Skip to content

Brexit and science: one month on

28 Jul 2016

CaSE Director Dr Sarah Main welcomes the Prime Minister’s commitment to science research, and outlines priorities for the UK’s negotiations to leave the EU.

A month on from the EU referendum, we are all getting stuck in to how to make this work. We begin to realise that ‘post-Brexit’ doesn’t quite work as a term to refer to the time after the 23rd June 2016, as the reality of several years of political chess stretch ahead of us before ‘Brexit’ happens. And in this shifting period of negotiation, lies our opportunity to help UK science not just survive, but flourish.

When asked ‘what does science want’ in the last few weeks, I have replied that the most important thing is for the new Government to set out its ambition for science and engineering. Does the Prime Minister see science and engineering as central to delivering the growth that she would like to distribute more equitably across society? Does she see the UK’s extraordinary success in science and research as a strength to build on; as essential for our health sector, for our edge as a financial centre, as the UK’s USP? If she does, then the rest will follow. We can set out the policies that will enable science and engineering to thrive – on skills, people, investment. We can work to the best possible solution on regulation, standards, access to markets. But all that will be so much more achievable if the top of Government believes that science is the UK’s trump card.

So it is great news that the Prime Minister, Theresa May, has expressed her commitment to science and research and her priority of providing reassurance to scientists working in the UK and abroad. In a letter to Sir Paul Nurse, the Prime Minister states, “I would like to reassure you about the government’s commitment to ensuring a positive outcome for UK science as we exit the European Union.” I’m sure everyone, like me, will feel relieved and reassured by these words and anxious to put this commitment into action.

So how do we do that? We know that science needs a clear voice to be heard among the many competing interests in the Brexit negotiations and in the new Government’s priorities at home. The day after the referendum, I issued a call for us to gather around some key principles. We now need to work through with the sector a more detailed and quantified set of priorities with concrete evidence to back it up. 

I will use CaSE’s strengths to make our contribution. We are good at bringing people together. We are good at relaying views from across the sector, whether harmonised or nuanced. And we are good at building trusted relationships in the heart of Government.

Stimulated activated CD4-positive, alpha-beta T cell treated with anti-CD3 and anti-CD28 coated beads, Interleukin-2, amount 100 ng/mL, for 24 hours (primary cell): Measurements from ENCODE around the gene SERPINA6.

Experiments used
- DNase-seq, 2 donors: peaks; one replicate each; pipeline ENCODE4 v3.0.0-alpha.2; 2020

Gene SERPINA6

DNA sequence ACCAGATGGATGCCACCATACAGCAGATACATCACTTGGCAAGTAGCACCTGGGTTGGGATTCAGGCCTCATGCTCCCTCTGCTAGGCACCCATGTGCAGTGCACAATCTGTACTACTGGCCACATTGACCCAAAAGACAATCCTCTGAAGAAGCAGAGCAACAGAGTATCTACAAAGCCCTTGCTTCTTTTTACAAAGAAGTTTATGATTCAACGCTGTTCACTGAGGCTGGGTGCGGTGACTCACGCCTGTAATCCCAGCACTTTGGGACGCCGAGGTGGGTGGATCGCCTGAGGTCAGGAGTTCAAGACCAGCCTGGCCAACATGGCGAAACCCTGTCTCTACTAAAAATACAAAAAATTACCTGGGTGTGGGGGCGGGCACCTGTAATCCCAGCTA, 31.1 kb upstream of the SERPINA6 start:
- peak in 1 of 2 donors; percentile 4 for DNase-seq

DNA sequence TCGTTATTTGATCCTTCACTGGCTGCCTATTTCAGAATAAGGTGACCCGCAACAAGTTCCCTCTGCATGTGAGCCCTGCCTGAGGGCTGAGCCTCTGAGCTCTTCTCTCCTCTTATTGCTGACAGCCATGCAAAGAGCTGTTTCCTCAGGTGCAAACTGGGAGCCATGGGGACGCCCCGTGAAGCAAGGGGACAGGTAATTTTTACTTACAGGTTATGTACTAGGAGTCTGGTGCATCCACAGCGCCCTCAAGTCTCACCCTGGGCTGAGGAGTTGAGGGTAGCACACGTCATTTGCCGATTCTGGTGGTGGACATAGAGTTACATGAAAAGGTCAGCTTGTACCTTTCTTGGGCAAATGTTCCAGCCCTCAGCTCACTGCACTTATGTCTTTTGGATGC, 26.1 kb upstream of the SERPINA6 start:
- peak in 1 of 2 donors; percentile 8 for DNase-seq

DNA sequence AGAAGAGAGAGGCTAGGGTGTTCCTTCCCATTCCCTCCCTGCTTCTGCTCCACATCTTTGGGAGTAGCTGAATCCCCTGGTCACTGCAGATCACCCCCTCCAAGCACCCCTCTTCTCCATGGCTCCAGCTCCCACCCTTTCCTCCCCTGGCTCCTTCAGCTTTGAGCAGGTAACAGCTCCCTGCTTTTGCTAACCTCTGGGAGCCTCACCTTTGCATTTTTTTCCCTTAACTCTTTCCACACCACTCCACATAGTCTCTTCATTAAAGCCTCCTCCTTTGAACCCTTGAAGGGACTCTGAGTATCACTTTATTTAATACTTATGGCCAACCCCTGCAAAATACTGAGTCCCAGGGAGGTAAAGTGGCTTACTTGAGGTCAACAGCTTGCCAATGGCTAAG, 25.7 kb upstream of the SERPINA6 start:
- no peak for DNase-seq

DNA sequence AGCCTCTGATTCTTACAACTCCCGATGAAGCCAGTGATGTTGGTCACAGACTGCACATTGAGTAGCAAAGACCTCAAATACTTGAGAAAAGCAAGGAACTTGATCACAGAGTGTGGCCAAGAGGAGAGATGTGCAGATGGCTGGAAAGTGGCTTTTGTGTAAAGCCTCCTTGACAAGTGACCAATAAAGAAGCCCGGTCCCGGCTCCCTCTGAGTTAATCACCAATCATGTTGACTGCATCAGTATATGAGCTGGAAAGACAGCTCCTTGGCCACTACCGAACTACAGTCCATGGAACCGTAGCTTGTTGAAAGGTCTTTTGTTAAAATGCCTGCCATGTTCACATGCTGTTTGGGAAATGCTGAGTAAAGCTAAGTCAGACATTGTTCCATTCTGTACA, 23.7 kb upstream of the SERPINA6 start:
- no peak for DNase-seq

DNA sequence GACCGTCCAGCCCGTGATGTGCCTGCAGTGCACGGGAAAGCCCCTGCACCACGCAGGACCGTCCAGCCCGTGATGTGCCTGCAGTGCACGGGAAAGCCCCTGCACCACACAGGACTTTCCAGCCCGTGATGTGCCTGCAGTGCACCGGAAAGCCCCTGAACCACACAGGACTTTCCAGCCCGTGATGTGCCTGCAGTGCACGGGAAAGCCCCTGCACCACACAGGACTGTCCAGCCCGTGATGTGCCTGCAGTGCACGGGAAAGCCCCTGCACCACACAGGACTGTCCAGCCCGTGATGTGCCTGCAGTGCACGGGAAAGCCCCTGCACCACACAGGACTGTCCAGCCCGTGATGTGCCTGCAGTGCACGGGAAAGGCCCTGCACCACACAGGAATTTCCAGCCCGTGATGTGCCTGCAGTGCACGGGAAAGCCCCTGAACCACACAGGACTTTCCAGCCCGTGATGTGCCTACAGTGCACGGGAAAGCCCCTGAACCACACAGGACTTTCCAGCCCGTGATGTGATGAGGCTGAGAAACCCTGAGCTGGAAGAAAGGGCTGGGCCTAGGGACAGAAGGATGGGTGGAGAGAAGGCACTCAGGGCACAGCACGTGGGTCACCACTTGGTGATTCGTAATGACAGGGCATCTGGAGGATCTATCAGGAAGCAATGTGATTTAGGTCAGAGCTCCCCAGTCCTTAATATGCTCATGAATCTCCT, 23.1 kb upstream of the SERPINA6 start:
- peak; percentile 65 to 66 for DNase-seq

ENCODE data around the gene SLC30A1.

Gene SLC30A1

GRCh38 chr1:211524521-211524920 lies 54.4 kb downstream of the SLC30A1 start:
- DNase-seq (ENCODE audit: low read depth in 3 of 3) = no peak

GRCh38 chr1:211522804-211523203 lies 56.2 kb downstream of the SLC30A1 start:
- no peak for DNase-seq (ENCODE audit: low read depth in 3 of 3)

We will work on two fronts: convening the science and engineering community, distilling its core messages and turning them in to policy proposals; and making a clear case to the Government about the value of science and engineering of itself and as an enabler for the core sectors of the UK economy.

As ever, CaSE will act as a conduit between these two communities – scientific and Parliamentary. With new ministers and new departmental structures in place, we will have to make the case for science from first principles in many quarters. The champions of science in BEIS and Treasury will continue to fight for it, but there are now many more departments where the fate of science can be swayed and where we cannot assume that champions of science are already in place.

The core policies CaSE will focus on for UK science and engineering to flourish in the world will be:

  • investment – both its quantity and the nature of what it is used to fund
  • migration – ensuring the flow of people, skills and ideas
  • regulation – enabling a global approach to challenges by sharing data, work and trade using common standards and regulation
  • access – to opportunities for collaboration, facilities, expertise and markets

We will be looking for the positives and the opportunities. One is the possibility to reach an agreement on the exemption of VAT on sharing of buildings, equipment and facilities for the purposes of R&D. CaSE first raised this in its 2014 briefing on investment. It was highlighted by the Dowling review as an urgent priority for resolution. Treasury told us it was difficult to resolve because it fell under EU regulation. So now, we have the opportunity to make industry, academia and charity collaborations more attractive, easing the path to knowledge exchange, growth to the economy and benefit to society that Government wants.

There is much at stake and we need to work hard to make the case for why the Government’s support for science and engineering will be to the benefit of the society that the Prime Minister intends to serve.

Read CaSE’s full briefing on VAT in the science and engineering community